The ladies loved Norman Mailer
Norman Mailer had been married five rather tumultuous times -- he stabbed his second wife with a knife in 1960, sending her to the hospital -- before getting together with Norris Church in the mid-1970s. Mailer was an outsized character. Few writers would have the chutzpah to run for mayor of New York. And though Mailer was 26 years Norris' senior, they had a child, married and stayed together until Norman's death in 2007. Norris Church Mailer's new book, "A Ticket to the Circus," chronicles her life before and with the writer; Susan Salter Reynolds talked to her for a story in Sunday's paper:
"Ticket" is quite an honest memoir, primarily in the way that it lets the reader know how Norris held her own ground all those years. Shortly after meeting Mailer, Norris moved to New York, leaving her 4-year-old son with her parents in Arkansas while she established herself in her own place and looked for work (she sent for him several months later).
In 1977, she became pregnant. Mailer divorced his fifth wife and married Norris. Fourteen years later, 14 years in which Norris believed her husband had been faithful to her, she found in a drawer in their Brooklyn Heights home evidence that he had cheated on her not once but many, many times. Somehow, they got through it.
One of those infidelities was with Carole Mallory, a model and actress (she appeared in "The Stepford Wives") who later became a writer. For nine years ending in 1991, Mallory writes, she and Mailer carried on an affair. And in one of those not-so-coincidental coincidences of publishing, Mallory has a new memoir about Mailer, too -- "Loving Mailer" from Phoenix Books. She described the day their relationship sparked:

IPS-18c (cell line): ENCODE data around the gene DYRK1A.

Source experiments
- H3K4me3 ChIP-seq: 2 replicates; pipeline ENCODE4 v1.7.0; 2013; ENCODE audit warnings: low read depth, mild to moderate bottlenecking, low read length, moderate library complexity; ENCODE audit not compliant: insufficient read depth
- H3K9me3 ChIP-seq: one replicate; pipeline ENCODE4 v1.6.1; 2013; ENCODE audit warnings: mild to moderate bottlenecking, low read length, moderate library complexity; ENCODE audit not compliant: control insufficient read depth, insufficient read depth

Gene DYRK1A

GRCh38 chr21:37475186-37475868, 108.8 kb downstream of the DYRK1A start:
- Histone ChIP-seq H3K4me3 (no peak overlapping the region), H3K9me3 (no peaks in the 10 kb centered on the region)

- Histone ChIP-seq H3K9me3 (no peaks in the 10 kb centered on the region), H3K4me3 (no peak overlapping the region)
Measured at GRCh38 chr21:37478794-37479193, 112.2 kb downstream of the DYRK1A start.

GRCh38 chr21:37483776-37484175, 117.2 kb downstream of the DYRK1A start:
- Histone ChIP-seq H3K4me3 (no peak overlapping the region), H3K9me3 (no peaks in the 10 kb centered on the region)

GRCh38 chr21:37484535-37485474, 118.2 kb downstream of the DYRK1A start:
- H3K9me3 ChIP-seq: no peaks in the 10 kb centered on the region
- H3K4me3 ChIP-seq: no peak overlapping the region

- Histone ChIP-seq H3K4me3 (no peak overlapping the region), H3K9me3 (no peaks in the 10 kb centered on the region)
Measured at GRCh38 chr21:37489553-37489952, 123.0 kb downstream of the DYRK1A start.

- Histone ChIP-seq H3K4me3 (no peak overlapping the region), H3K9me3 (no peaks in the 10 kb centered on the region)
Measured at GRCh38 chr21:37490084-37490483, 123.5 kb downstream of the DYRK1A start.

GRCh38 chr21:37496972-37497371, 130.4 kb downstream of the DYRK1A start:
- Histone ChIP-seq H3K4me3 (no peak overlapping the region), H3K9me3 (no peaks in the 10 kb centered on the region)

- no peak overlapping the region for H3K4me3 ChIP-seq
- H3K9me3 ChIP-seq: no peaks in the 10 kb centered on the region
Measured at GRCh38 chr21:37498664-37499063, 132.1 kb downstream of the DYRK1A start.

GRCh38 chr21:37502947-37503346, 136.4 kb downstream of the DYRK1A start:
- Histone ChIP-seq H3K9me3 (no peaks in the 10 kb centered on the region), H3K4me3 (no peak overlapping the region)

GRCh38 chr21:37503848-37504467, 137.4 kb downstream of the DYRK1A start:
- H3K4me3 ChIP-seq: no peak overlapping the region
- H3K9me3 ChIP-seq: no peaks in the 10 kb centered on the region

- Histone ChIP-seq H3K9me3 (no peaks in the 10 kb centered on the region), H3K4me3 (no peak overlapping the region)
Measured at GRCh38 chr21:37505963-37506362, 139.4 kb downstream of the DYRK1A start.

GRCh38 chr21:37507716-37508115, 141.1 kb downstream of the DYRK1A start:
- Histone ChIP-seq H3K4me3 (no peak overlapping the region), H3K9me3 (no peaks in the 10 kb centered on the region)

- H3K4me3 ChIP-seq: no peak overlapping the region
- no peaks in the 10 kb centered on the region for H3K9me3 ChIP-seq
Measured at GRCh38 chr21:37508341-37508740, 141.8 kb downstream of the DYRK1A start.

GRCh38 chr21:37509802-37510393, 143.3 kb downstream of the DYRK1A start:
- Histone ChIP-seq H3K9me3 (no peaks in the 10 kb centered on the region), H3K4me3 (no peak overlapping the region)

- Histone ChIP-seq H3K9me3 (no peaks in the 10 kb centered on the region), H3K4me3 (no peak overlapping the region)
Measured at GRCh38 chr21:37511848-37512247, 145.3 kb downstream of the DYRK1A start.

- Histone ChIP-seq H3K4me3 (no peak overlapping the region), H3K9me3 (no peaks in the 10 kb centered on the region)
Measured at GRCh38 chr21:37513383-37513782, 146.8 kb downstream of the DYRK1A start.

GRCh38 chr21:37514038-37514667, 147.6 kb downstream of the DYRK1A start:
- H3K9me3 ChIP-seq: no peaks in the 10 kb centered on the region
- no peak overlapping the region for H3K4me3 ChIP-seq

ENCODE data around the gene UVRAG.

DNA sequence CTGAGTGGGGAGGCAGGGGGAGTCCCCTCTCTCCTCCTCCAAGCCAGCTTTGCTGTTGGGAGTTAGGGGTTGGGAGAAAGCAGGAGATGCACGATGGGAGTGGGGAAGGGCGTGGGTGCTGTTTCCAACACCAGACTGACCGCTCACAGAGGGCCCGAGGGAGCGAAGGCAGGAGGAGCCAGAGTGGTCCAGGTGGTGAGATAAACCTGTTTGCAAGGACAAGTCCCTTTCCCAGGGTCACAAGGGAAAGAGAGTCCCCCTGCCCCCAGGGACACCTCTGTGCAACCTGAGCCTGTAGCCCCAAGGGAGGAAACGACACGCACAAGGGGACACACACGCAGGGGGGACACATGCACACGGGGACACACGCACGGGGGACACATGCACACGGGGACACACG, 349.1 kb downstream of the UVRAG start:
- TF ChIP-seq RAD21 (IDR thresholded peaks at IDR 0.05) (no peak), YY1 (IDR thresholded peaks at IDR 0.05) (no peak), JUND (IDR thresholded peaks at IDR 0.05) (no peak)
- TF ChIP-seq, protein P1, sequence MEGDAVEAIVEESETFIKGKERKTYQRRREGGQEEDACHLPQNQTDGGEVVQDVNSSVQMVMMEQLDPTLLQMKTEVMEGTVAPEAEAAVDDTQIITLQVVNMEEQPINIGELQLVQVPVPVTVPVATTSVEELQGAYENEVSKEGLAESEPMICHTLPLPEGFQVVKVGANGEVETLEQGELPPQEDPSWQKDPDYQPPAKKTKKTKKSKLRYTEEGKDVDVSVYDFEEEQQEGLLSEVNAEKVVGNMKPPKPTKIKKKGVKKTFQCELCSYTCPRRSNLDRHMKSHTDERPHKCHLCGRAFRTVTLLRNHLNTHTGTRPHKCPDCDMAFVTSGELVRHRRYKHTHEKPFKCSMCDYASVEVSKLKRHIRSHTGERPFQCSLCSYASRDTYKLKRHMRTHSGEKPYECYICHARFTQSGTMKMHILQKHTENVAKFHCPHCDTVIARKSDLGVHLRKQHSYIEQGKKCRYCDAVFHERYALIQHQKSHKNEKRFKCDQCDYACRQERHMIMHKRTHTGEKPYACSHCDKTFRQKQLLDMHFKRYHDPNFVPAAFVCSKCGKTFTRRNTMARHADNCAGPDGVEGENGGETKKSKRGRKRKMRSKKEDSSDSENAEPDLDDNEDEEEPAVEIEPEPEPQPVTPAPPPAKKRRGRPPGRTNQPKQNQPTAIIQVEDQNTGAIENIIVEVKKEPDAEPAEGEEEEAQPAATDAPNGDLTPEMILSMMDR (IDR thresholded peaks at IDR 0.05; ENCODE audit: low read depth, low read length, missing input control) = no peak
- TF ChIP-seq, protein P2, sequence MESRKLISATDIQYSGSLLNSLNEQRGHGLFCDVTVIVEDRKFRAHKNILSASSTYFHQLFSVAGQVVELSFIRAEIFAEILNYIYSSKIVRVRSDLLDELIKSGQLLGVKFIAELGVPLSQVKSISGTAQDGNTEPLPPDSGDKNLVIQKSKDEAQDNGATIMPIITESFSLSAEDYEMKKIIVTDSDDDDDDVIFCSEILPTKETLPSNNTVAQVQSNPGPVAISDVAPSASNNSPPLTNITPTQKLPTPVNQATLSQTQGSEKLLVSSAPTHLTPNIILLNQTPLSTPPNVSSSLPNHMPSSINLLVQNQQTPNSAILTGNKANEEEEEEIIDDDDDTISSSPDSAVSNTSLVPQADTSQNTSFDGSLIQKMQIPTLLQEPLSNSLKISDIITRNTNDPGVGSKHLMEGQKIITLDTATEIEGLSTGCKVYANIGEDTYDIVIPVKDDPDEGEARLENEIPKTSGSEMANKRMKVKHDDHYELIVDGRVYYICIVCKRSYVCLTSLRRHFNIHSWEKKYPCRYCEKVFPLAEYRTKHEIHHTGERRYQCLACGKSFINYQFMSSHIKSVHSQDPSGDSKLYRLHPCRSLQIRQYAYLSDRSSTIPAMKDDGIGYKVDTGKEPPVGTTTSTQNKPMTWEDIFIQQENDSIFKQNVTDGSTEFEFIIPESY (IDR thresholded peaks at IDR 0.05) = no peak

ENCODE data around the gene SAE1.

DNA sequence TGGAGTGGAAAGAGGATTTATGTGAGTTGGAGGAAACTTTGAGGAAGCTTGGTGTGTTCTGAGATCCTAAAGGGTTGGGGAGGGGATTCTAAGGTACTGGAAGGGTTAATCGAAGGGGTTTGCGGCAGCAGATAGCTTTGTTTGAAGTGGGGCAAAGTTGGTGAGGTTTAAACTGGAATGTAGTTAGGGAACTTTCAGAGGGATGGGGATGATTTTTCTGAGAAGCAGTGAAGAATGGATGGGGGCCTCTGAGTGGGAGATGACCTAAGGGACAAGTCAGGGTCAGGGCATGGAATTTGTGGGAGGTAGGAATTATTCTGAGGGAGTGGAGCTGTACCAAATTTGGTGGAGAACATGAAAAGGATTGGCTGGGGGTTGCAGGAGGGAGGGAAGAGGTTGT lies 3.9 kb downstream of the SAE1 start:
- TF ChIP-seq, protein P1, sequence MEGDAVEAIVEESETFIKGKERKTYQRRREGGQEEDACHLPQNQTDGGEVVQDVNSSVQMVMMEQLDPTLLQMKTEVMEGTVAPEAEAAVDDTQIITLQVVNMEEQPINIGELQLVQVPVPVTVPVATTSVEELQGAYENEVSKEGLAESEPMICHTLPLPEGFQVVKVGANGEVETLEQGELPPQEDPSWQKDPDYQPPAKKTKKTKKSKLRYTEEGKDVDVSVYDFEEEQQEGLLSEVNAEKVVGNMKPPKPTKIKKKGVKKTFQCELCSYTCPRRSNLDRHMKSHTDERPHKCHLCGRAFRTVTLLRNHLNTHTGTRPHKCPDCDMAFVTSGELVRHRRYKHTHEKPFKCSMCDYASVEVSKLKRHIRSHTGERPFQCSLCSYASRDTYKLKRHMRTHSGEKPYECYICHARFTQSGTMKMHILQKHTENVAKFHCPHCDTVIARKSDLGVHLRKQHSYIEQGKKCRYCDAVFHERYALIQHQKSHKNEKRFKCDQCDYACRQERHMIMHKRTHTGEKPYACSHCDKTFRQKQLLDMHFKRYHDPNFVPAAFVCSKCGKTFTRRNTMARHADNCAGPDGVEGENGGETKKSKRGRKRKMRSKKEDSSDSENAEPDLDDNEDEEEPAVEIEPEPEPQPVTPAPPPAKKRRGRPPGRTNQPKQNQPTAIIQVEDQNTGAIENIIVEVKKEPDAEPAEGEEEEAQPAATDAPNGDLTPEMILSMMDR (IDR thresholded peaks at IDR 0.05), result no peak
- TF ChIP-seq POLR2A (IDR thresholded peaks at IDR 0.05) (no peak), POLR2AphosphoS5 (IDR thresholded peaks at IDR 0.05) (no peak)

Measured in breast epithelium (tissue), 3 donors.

Norman's charm was his spirit. A cab pulled up. Suddenly he kissed me on the lips.
"Your lips are wonderful," I said, surprised by his boldness. Yes, I had the choice to push him away. I didn't want to.
"Writers write with their lips," he said. "Yours aren't so bad yourself."
I felt light-headed. We kissed again. And again. Our boots covered in snow. Our faces in sunlight. People passed and stared. He didn't care. Neither did I. So what if he had six wives? He was not capable of fidelity, I told myself. Everyone knew that. He had nine children peppered over six wives. He was the Sultan of Publishing.
Mallory is not shy writing about sex -- her book opens with a racy account of an evening she spent with Warren Beatty, and there are plenty of details about Mailer, too. While Mailer completists might want to read her account, I'm guessing his last wife might not.
-- Carolyn Kellogg
Photo: Norman Mailer at home in 2006. Credit: Jennifer S. Altman / For The Times